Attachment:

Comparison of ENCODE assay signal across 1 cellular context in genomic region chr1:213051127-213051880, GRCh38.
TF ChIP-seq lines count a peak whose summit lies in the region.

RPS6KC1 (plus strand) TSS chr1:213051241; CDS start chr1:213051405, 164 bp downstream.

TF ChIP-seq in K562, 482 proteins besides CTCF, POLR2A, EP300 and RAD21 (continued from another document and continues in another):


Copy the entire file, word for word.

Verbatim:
Comparison of ENCODE assay signal across 1 cellular context in genomic region chr1:213051127-213051880, GRCh38.
TF ChIP-seq lines count a peak whose summit lies in the region.

RPS6KC1 (plus strand) TSS chr1:213051241; CDS start chr1:213051405, 164 bp downstream.

TF ChIP-seq in K562, 482 proteins besides CTCF, POLR2A, EP300 and RAD21 (continued from another document and continues in another):